Photo of the Day

Cooking french food.



Gregory Crewdson

Gregory Crewdson’s goal for his photos is to tell a story through his pictures. He takes a lot of inspiration from how movies are made in the sense that when he does a photo shoot he creates a whole set of scenery for the photo’s. He said that he tries to capture a mixture of beauty and sadness in his photos. I really liked that description because I am often drawn to pictures with that combination and I’ve never been able to pinpoint what it was I really liked about them. Looking through his photos I found that his photos really do capture this dynamic of sadness and beauty.

Gregory Crewdson goes through a very complicated and meticulous process in order to get to the final picture. Once he decides in what town or general location he would like to do his photo shoot (he tends to be drawn to small, lonely towns), he drives around through the town over and over until something strikes him and gives him the inspiration he needs to come up with an idea. Sometimes he revisits places dozens of times until he gets his idea. After that he calls in his team and they set up the place where the photo will be taken down to every little detail. He always shoots in twilight because of the lighting; he said there is really only about a twenty minute window that he can get the shot. He puts all of his focus into making the shot exactly how he envisioned it, he isn’t even the one who ends up taking the picture.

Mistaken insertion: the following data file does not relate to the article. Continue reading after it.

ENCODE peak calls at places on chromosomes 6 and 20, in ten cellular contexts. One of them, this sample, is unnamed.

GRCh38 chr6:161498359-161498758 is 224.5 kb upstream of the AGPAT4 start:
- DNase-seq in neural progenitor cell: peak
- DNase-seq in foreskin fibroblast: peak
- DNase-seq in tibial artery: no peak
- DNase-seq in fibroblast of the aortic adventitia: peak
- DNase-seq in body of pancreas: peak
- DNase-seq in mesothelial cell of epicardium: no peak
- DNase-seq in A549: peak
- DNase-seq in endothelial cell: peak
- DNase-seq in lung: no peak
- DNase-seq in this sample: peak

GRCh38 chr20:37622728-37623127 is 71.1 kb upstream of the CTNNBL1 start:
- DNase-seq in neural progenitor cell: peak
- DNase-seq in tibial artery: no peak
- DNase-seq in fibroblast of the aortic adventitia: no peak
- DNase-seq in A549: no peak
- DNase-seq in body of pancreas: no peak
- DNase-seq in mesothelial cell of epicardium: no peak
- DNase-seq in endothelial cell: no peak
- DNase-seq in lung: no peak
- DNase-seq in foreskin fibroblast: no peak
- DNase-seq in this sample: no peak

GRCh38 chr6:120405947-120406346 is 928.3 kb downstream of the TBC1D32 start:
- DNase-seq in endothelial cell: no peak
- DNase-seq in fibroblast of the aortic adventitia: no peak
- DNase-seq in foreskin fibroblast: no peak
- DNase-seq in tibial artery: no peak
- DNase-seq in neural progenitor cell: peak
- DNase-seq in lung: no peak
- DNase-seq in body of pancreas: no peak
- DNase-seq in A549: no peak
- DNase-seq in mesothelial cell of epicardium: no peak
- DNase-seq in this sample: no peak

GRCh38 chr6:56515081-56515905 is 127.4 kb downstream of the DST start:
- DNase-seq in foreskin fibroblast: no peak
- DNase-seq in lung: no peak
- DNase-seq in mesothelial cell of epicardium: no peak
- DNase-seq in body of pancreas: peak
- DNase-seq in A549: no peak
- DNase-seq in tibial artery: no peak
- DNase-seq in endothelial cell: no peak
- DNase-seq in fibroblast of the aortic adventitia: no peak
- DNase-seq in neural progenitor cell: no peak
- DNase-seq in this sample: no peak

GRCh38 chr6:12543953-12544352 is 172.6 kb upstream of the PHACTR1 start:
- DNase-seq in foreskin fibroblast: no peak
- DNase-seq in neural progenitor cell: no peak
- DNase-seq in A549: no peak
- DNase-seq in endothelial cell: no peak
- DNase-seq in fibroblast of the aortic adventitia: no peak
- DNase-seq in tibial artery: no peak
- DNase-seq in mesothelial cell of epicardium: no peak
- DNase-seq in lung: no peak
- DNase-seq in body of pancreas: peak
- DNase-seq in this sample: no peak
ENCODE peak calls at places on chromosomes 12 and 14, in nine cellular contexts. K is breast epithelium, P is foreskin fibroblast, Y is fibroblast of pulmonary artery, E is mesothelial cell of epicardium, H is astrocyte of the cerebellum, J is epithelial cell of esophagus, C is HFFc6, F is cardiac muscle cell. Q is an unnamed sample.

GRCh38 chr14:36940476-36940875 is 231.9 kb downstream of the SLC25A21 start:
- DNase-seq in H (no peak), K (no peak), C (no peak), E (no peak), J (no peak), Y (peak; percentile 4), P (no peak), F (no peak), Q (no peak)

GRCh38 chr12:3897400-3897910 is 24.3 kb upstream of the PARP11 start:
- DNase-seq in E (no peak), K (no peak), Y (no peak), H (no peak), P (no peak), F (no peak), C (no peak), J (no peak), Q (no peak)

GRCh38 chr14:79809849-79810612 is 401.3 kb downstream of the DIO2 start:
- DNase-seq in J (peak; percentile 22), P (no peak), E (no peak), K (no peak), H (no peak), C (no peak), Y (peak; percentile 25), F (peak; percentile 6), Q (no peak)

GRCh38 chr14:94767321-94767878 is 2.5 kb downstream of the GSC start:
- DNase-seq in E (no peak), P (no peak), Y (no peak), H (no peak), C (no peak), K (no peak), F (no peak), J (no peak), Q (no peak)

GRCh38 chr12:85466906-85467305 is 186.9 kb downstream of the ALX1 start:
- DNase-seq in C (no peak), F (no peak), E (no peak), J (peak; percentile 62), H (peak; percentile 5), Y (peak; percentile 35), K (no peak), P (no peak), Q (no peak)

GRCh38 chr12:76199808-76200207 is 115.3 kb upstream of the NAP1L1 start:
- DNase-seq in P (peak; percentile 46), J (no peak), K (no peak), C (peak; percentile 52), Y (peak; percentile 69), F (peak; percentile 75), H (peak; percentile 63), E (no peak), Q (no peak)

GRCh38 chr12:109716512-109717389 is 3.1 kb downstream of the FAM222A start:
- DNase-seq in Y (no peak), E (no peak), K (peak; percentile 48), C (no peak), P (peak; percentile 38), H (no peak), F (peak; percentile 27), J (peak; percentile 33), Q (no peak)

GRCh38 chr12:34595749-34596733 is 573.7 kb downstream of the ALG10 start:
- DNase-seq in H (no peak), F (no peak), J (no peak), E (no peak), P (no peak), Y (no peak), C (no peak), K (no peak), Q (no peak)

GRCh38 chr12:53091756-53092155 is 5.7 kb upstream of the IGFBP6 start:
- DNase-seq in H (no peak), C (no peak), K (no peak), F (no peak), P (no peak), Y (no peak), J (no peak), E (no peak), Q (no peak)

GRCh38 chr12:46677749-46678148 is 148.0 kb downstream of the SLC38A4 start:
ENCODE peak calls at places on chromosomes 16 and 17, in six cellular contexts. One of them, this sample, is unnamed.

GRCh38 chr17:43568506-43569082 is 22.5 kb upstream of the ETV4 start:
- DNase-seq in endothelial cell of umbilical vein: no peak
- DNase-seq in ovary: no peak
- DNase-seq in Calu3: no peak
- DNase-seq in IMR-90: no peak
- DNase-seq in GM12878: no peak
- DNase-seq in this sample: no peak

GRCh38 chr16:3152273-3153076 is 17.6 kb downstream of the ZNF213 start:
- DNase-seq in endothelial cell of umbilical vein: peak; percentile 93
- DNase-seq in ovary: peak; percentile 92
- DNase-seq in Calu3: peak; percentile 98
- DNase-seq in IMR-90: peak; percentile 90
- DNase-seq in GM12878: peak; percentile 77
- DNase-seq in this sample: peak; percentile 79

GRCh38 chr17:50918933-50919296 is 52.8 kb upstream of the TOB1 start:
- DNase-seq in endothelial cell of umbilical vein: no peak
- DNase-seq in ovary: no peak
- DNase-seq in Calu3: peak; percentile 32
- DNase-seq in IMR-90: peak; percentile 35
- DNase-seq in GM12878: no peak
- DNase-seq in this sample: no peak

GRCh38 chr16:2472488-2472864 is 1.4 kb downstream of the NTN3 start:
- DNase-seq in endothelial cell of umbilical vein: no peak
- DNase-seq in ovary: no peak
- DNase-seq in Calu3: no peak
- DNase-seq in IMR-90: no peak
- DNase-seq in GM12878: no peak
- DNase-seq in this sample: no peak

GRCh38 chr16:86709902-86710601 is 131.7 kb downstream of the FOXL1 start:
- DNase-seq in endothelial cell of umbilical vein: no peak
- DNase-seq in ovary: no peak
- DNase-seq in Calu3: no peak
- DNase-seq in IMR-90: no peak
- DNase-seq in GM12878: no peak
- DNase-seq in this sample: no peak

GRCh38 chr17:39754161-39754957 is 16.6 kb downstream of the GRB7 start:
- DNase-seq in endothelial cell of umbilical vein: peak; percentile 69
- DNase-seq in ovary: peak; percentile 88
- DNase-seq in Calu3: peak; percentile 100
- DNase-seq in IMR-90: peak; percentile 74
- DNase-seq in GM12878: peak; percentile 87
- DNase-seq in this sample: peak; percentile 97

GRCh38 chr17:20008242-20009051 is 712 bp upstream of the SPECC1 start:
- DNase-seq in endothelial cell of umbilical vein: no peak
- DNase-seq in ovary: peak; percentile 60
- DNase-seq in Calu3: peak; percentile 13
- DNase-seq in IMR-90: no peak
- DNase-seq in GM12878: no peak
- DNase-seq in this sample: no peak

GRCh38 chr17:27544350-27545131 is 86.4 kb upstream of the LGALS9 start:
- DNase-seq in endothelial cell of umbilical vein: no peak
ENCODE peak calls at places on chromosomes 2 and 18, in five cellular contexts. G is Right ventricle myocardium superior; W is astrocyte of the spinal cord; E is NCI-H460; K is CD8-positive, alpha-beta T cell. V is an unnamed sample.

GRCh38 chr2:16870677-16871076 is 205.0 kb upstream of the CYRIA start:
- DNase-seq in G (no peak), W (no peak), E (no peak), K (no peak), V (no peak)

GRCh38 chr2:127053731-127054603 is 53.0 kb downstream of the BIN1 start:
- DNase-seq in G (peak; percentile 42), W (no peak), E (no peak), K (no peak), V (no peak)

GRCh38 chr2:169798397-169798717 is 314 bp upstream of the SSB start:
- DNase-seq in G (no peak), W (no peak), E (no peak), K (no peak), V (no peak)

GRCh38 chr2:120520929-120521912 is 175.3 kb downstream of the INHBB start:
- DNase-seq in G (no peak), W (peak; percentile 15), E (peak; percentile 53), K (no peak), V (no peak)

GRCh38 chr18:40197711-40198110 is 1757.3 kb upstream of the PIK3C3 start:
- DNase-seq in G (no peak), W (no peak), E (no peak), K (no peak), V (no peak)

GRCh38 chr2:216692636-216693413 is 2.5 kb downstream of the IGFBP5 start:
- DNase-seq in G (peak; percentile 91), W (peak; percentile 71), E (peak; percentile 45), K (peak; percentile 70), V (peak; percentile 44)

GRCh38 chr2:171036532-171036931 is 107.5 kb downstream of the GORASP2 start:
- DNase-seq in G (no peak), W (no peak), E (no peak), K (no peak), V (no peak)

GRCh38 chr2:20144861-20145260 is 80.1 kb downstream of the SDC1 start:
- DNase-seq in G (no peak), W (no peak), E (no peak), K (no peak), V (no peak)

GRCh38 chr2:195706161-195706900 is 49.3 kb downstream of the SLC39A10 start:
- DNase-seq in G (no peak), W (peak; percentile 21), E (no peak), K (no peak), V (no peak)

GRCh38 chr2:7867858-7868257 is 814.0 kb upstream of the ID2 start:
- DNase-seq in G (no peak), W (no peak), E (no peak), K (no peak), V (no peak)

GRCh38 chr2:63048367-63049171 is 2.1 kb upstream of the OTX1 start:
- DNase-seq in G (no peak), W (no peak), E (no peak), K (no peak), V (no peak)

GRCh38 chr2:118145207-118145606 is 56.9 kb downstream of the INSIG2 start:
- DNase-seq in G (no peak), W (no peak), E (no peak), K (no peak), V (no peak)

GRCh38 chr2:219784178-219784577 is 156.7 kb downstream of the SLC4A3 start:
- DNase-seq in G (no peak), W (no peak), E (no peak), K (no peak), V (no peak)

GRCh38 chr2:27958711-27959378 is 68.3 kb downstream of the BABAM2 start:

When Gregory was a child his father worked in the basement of his house. None of the kids knew what he did as a profession and it was quite a mystery. He used to imagine what was going on and try to listen through the floorboards. “But I could never really hear anything,” he says of his childhood eavesdropping. “All I knew was that it was a secret and that it was forbidden.” He laughs. “And there you have it. There’s my work in a nutshell.” –GC


I think that this photo was one of the ones I particularly liked, however I really liked quite a few. It gives off such a sense of sadness and abandonment and loneliness, the twist to this though is that it’s really a beautiful picture. The lighting is beautiful and the whole set up of the picture does such a good job portraying a strong sense of isolation. When you look at the picture it’s very solemn and it’s like a piece of a story, it makes you wonder about the man and his cart and what he’s doing there.    Image